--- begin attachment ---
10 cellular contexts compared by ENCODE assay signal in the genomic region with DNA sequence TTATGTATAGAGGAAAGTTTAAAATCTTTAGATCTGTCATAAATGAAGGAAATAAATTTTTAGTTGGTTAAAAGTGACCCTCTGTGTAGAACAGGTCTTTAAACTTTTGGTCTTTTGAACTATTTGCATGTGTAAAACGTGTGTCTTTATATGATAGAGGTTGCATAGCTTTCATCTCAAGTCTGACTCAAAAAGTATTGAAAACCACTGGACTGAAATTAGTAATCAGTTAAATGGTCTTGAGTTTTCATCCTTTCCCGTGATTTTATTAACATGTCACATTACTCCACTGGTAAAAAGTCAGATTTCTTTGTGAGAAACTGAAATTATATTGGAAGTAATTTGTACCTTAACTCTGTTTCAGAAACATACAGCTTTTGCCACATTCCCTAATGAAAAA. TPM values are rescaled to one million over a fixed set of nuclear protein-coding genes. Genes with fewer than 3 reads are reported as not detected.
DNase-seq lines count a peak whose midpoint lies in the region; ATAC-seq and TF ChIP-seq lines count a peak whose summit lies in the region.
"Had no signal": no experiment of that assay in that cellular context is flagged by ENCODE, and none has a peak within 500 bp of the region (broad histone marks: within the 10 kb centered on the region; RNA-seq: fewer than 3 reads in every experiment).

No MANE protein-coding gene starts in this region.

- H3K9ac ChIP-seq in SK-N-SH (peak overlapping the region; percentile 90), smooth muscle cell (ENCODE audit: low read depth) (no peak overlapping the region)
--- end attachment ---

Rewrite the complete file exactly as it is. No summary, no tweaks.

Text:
10 cellular contexts compared by ENCODE assay signal in the genomic region with DNA sequence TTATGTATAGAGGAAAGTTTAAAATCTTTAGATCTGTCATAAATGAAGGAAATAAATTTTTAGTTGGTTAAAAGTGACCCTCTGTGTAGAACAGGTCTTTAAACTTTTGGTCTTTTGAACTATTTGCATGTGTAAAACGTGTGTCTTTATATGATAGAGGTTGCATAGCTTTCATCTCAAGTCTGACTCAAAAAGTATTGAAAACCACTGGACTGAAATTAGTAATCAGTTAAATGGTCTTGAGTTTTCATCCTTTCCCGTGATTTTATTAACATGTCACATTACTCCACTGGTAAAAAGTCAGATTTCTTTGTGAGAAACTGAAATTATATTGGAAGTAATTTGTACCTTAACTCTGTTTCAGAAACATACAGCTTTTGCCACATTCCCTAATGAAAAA. TPM values are rescaled to one million over a fixed set of nuclear protein-coding genes. Genes with fewer than 3 reads are reported as not detected.
DNase-seq lines count a peak whose midpoint lies in the region; ATAC-seq and TF ChIP-seq lines count a peak whose summit lies in the region.
"Had no signal": no experiment of that assay in that cellular context is flagged by ENCODE, and none has a peak within 500 bp of the region (broad histone marks: within the 10 kb centered on the region; RNA-seq: fewer than 3 reads in every experiment).

No MANE protein-coding gene starts in this region.

- H3K9ac ChIP-seq in SK-N-SH (peak overlapping the region; percentile 90), smooth muscle cell (ENCODE audit: low read depth) (no peak overlapping the region)